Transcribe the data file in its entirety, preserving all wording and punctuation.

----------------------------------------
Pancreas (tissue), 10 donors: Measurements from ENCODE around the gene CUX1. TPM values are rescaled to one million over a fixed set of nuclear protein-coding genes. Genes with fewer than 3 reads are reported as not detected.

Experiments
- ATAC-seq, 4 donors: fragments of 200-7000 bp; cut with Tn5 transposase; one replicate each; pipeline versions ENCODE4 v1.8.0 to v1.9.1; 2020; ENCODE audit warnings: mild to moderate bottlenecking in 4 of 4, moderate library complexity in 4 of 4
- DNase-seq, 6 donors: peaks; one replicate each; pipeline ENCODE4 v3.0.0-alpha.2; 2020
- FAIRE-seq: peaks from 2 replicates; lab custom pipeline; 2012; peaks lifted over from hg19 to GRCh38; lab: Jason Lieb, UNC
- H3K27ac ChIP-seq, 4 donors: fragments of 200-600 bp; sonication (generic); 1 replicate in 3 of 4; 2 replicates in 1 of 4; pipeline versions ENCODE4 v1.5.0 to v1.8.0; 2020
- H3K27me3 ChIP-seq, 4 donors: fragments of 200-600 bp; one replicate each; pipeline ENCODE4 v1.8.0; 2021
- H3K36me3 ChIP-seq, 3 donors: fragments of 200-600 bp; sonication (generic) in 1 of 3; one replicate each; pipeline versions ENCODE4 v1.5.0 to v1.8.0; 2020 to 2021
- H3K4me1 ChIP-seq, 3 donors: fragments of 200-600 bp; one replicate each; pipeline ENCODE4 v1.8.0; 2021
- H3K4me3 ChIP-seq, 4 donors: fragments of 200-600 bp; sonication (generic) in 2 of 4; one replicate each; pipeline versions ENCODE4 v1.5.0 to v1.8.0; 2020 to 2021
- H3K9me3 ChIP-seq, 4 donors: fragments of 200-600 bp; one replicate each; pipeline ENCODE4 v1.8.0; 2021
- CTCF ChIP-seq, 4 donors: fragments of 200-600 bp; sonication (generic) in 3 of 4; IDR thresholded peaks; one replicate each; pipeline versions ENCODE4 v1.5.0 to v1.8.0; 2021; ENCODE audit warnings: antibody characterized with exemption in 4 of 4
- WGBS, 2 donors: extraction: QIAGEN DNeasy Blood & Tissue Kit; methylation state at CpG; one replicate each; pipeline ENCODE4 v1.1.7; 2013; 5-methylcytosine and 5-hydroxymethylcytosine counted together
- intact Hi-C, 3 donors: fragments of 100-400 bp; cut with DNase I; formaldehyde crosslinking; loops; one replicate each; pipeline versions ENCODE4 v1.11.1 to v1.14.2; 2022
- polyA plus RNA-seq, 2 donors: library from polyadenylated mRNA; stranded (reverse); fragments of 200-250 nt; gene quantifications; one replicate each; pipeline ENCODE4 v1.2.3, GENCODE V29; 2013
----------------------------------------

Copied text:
Pancreas (tissue), 10 donors: Measurements from ENCODE around the gene CUX1. TPM values are rescaled to one million over a fixed set of nuclear protein-coding genes. Genes with fewer than 3 reads are reported as not detected.

Experiments
- ATAC-seq, 4 donors: fragments of 200-7000 bp; cut with Tn5 transposase; one replicate each; pipeline versions ENCODE4 v1.8.0 to v1.9.1; 2020; ENCODE audit warnings: mild to moderate bottlenecking in 4 of 4, moderate library complexity in 4 of 4
- DNase-seq, 6 donors: peaks; one replicate each; pipeline ENCODE4 v3.0.0-alpha.2; 2020
- FAIRE-seq: peaks from 2 replicates; lab custom pipeline; 2012; peaks lifted over from hg19 to GRCh38; lab: Jason Lieb, UNC
- H3K27ac ChIP-seq, 4 donors: fragments of 200-600 bp; sonication (generic); 1 replicate in 3 of 4; 2 replicates in 1 of 4; pipeline versions ENCODE4 v1.5.0 to v1.8.0; 2020
- H3K27me3 ChIP-seq, 4 donors: fragments of 200-600 bp; one replicate each; pipeline ENCODE4 v1.8.0; 2021
- H3K36me3 ChIP-seq, 3 donors: fragments of 200-600 bp; sonication (generic) in 1 of 3; one replicate each; pipeline versions ENCODE4 v1.5.0 to v1.8.0; 2020 to 2021
- H3K4me1 ChIP-seq, 3 donors: fragments of 200-600 bp; one replicate each; pipeline ENCODE4 v1.8.0; 2021
- H3K4me3 ChIP-seq, 4 donors: fragments of 200-600 bp; sonication (generic) in 2 of 4; one replicate each; pipeline versions ENCODE4 v1.5.0 to v1.8.0; 2020 to 2021
- H3K9me3 ChIP-seq, 4 donors: fragments of 200-600 bp; one replicate each; pipeline ENCODE4 v1.8.0; 2021
- CTCF ChIP-seq, 4 donors: fragments of 200-600 bp; sonication (generic) in 3 of 4; IDR thresholded peaks; one replicate each; pipeline versions ENCODE4 v1.5.0 to v1.8.0; 2021; ENCODE audit warnings: antibody characterized with exemption in 4 of 4
- WGBS, 2 donors: extraction: QIAGEN DNeasy Blood & Tissue Kit; methylation state at CpG; one replicate each; pipeline ENCODE4 v1.1.7; 2013; 5-methylcytosine and 5-hydroxymethylcytosine counted together
- intact Hi-C, 3 donors: fragments of 100-400 bp; cut with DNase I; formaldehyde crosslinking; loops; one replicate each; pipeline versions ENCODE4 v1.11.1 to v1.14.2; 2022
- polyA plus RNA-seq, 2 donors: library from polyadenylated mRNA; stranded (reverse); fragments of 200-250 nt; gene quantifications; one replicate each; pipeline ENCODE4 v1.2.3, GENCODE V29; 2013